Canon EOS 7D

Canon's new mid-range DSLR shines as a video camera but high-resolution sensor stumbles in the dark.

Dec 2, 2009
By Dan Havlik

Canon 7D

The EOS-7D offers some very advanced new HD and still image features and is a great "second" camera in your bag.
The so-called mid-level pro digital SLR category has been a pretty popular one for budget-conscious photographers so it's been a surprise that Canon has released such lackluster cameras at this price point in recent years. You know what I'm talking about. Canon EOS 30D, 40D, 50D anyone?

While these models may have been pretty decent sellers for Canon in the $1,200-$1,300 prosumer sweet spot, they didn't exactly thrill when it came to new features or dramatically improved image quality. It didn't help much that with each new mid-level pro introduction,Canon upped the resolution on the camera's APS-C sized (aka non-full-frame) image sensor, making it just a bit more susceptible to noise at high ISOs.

So most of the smart money this fall was on conservative Canon releasing a rote follow-up to the 50D, maybe with a few more pixels, a slightly faster frame rate and a new badge with a 60D model name on it. Instead, what we got, while not quite revolutionary, was definitely unexpected: the HD-shooting Canon EOS 7D.

Though adding high definition video to a mid-range DSLR was, perhaps, inevitable, it's the level to which Canon has amped up the HD video features on the 7D that's turned heads among photographers and independent filmmakers. This was no mere replacement for the 50D. It felt like a whole new category.

And that, according to Canon, is quite literally true. The company says the 15.1-megapixel 50D will remain in the line-up (at the time of this writing it was still selling for around $1,300) while the 18-megapixel 7D ($1,700) will carve out a new niche just below the full-frame HD-capable 5D Mark II ($2,700). Canon's mid-level lineup seems to be getting pretty crowded, no?

As already mentioned, the 7D seeks to stand head and shoulders above other cameras in this category—including Canon's own models—by attempting to overhaul just what a mid-level digital SLR can do. And in many ways Canon succeeds with the 7D, offering a bounty of selectable frame rates (24p, 25p, 30p) for 1080p HD capture; a stellar new autofocus system; and very fast overall performance with 8 frames per second shooting speed and a fat buffer that'll let you keep on shooting and shooting.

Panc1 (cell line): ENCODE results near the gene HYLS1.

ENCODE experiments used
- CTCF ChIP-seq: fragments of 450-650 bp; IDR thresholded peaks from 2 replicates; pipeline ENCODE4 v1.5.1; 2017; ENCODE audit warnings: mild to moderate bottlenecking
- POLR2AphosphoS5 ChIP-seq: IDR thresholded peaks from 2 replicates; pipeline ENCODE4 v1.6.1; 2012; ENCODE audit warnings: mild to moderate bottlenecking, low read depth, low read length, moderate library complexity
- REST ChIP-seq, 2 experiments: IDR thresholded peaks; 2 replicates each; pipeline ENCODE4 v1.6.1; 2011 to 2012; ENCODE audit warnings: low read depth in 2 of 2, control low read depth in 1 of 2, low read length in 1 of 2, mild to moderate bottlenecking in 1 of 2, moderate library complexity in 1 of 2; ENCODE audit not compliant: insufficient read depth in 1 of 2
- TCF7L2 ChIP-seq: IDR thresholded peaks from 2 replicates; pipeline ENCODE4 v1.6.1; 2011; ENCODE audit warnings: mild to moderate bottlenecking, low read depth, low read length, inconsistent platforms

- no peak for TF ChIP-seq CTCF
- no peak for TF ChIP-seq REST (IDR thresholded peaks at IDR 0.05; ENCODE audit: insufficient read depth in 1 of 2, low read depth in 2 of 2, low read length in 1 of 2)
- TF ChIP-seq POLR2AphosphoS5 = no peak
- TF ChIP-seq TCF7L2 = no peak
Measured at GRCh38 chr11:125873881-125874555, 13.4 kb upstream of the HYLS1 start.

There are also dozens of helpful picture-taking tweaks including a new spot autofocus mode; a Dual Access Electronic Level control for keeping shots straight; and a completely revamped metering system. (And that's just to name a few.)

But where the camera breaks little new ground is in its image sensor technology. With the 7D, we once again have an APS-C sized CMOS sensor with a 1.6x magnification ("crop") factor that will help you get closer to the action but won't do your wide-angle lenses any favors.

And there's the requisite bump up in resolution to 18 megapixels, making the individual pixel size on the 7D's chip just about as small as any Canon DSLR I can remember at just 4.3 microns. (In contrast, the 50D's pixel are 4.7 microns while the consumer-oriented Rebel T1i are 4.5 microns apiece.)

Though these are "gapless" pixels which Canon claims have better light gathering capabilities than regular pixels, and the 7D boasts twin Digic 4 image processors to help tamp down noise, what does this mean to image quality? Let's take a look.


I received a 7D loan about the same time as my occasional PDN co-tester Jason Groupp,, was forced to make a last minute rental of a 7D after his 5D workhorse was stolen while shooting a wedding. Though losing the 5D was a bummer for Jason, I was anxious to hear his thoughts on the 7D since he was now in the market for a second body to replace the stolen camera.

In the past, Jason has owned Canon 20D's and 30D's as back-up bodies but switched to strictly full-frame models after the 5D and 5D Mark II came out. Though he was considering buying a 5D II as a second camera, even used models were selling for several hundred dollars more than a new 7D.

Plus, the 7D has the coveted 24p frame rate HD mode which mimics the look of a traditional "filmed" movie and is easier to transcode than 30p. If you're a working videographer, 24p is really the only way to go.

Yes, Canon has said it plans to offer a firmware upgrade for the 5D Mark II in the first half of next year which will allow it to shoot 24p, but who knows when that'll really happen. And who has time to wait?

Jason, like a lot of wedding photographers out there now, has been adding video to his list of services and a camera like the 7D could be a very useful tool. What photographers are quickly learning, though, is that just owning a DSLR that shoots HD is not the answer.

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